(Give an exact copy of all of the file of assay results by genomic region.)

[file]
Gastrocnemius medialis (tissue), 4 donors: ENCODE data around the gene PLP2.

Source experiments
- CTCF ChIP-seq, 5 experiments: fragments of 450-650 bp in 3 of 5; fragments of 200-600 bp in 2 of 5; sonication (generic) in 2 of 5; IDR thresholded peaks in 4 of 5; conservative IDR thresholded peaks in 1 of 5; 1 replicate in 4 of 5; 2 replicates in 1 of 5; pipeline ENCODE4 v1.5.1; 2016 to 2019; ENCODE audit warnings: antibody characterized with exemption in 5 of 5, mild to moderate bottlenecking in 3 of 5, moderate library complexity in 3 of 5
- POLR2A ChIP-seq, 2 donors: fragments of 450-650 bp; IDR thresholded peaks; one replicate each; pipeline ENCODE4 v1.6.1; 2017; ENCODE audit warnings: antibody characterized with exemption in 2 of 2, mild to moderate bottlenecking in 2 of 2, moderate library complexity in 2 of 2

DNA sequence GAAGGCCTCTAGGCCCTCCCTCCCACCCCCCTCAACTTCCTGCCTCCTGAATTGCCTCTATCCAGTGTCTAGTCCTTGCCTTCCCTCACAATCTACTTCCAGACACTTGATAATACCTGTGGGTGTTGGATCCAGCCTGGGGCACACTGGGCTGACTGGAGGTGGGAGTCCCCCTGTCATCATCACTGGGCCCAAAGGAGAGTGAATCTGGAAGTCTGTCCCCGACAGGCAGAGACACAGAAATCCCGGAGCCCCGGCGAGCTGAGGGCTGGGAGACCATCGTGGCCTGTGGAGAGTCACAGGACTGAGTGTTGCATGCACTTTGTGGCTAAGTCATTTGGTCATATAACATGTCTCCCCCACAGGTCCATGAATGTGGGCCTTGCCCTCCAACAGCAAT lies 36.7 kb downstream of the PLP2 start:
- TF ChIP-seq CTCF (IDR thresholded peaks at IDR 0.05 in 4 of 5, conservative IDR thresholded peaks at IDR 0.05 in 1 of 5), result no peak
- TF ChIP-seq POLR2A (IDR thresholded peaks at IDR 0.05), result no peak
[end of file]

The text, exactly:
Gastrocnemius medialis (tissue), 4 donors: ENCODE data around the gene PLP2.

Source experiments
- CTCF ChIP-seq, 5 experiments: fragments of 450-650 bp in 3 of 5; fragments of 200-600 bp in 2 of 5; sonication (generic) in 2 of 5; IDR thresholded peaks in 4 of 5; conservative IDR thresholded peaks in 1 of 5; 1 replicate in 4 of 5; 2 replicates in 1 of 5; pipeline ENCODE4 v1.5.1; 2016 to 2019; ENCODE audit warnings: antibody characterized with exemption in 5 of 5, mild to moderate bottlenecking in 3 of 5, moderate library complexity in 3 of 5
- POLR2A ChIP-seq, 2 donors: fragments of 450-650 bp; IDR thresholded peaks; one replicate each; pipeline ENCODE4 v1.6.1; 2017; ENCODE audit warnings: antibody characterized with exemption in 2 of 2, mild to moderate bottlenecking in 2 of 2, moderate library complexity in 2 of 2

DNA sequence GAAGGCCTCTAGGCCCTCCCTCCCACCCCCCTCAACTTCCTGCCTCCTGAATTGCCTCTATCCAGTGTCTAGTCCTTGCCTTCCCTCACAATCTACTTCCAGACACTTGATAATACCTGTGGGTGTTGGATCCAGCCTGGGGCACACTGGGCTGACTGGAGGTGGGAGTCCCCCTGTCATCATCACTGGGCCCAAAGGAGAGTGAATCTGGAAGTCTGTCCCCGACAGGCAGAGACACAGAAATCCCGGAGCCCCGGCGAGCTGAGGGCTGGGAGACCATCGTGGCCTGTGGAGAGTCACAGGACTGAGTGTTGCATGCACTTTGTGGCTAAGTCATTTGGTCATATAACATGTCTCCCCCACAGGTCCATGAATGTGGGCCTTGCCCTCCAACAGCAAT lies 36.7 kb downstream of the PLP2 start:
- TF ChIP-seq CTCF (IDR thresholded peaks at IDR 0.05 in 4 of 5, conservative IDR thresholded peaks at IDR 0.05 in 1 of 5), result no peak
- TF ChIP-seq POLR2A (IDR thresholded peaks at IDR 0.05), result no peak